The $199 Google Nexus 7 ships with just 8GB of storage. That’s not enough to satisfy many Android users, especially those that download media or play HD video games. Nexus 7 buyers should opt for the $249 version with 16GB if they can afford the extra $50 to get the most our of their tablets.
As we’ve noted before, the $199 price point is the Nexus 7’s most enticing feature. Yes, it’s an exciting new gadget, but the masses wouldn’t be nearly as excited if Google tried selling the tablet for $299 or $399. The sub-$200 price point has an affordable ring to it and is less than half the price of the new iPad.
Google and ASUS, the company that actually builds the Nexus 7, delivered a very compelling tablet, but they had to keep costs down wherever possible to hit the $199 price point. That’s why some niceties like mobile data capabilities and a rear-facing camera are missing in action. Google’s likely breaking even or losing money on each Nexus 7 it sells. At this point, it’s more important for Google to get Android tablets into users’ hands rather than release the Nexus 7 at higher price points.
8GB is Not Enough
The 8GB Google Nexus simply isn’t enough for many people who plan on using the Nexus 7 for its intended purposes. The problem is that Android 4.1 (Jelly Bean) and Google’s pre-installed software takes up almost 2GB of room.
That leaves just 5.9GB of room for everything else. Keep in mind that the Nexus 7 displays HD content, including the latest Android video games and movies from the Play Store. HD movies can gobble up around 2GB of storage apiece, or even more for longer titles. You can forget about stocking up on movies before a long road trip or cross-country flight if you buy the 8GB Nexus 7.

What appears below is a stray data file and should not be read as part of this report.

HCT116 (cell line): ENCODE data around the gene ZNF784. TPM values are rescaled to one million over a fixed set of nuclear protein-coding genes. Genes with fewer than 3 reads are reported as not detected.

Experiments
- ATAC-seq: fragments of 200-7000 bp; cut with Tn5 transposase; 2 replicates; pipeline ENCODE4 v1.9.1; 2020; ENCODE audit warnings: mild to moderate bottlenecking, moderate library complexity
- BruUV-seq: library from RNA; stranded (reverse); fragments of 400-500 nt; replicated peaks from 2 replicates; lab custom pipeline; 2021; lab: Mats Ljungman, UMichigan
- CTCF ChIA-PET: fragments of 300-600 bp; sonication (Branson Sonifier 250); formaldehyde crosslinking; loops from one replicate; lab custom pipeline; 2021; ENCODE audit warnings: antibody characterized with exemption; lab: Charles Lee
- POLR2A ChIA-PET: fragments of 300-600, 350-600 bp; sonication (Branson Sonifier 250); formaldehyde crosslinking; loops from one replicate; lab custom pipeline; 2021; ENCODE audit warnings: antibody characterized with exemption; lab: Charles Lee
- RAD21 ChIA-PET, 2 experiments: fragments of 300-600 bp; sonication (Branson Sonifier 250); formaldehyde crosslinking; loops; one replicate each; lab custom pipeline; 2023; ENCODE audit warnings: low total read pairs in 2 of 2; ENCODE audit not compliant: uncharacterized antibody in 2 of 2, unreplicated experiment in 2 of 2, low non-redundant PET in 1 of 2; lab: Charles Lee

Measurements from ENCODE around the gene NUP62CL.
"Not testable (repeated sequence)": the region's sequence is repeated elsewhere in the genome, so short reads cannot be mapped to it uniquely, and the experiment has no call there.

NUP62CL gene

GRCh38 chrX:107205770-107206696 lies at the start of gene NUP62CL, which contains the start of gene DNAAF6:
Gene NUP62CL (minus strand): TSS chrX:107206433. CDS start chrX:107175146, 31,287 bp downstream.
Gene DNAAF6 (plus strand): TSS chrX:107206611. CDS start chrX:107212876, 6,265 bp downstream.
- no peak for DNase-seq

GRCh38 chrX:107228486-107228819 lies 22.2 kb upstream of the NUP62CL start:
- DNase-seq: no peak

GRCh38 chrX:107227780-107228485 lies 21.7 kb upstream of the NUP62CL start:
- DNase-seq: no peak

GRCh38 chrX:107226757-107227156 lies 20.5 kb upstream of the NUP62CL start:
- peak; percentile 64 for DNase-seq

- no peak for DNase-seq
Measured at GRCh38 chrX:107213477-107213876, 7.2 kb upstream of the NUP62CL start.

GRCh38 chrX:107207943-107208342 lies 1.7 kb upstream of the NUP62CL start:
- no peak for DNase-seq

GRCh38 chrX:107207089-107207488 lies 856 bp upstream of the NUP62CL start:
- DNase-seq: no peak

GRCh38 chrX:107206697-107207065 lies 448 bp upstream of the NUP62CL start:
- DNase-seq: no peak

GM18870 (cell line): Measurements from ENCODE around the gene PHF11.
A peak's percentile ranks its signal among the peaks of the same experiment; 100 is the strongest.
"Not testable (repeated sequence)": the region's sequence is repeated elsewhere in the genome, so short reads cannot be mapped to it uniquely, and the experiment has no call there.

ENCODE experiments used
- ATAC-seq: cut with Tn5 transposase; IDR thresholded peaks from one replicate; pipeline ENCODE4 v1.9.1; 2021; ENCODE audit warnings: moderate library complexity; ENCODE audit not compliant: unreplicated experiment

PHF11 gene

Games like Shadow Gun can really eat up storage space. As you can see in the screen shot above, the first-person shooter requires 735MB of space alone. I’d like to download some of my Spotify playlists, but am worried about running out of space. Downloading a handful of HD video games and a single movie can easily use all of the Nexus 7’s available storage. Sure, you can keep an eye on storage and stream movies from Google Play rather than download them, but that won’t do you much good when traveling or otherwise without a solid Wi-Fi connection.
Google really should have skipped the 8GB model and stuck with 16GB as the bare minimum, just as Apple does with its iPad, albeit at a higher price point. As we’ve mentioned previously, opting for the most affordable third-generation iPad can be short sighted. We always recommend buying more storage than you think you’ll need. The more you use a tablet the more data you’ll accumulate, whether you plan to or not. If you’re not careful you’ll end up with tough choices at some point.
The Nexus 7 is one of the brightest spots in the Android ecosystem at the moment. Just spend the extra $50 if you want to make the most of your Android tablet experience.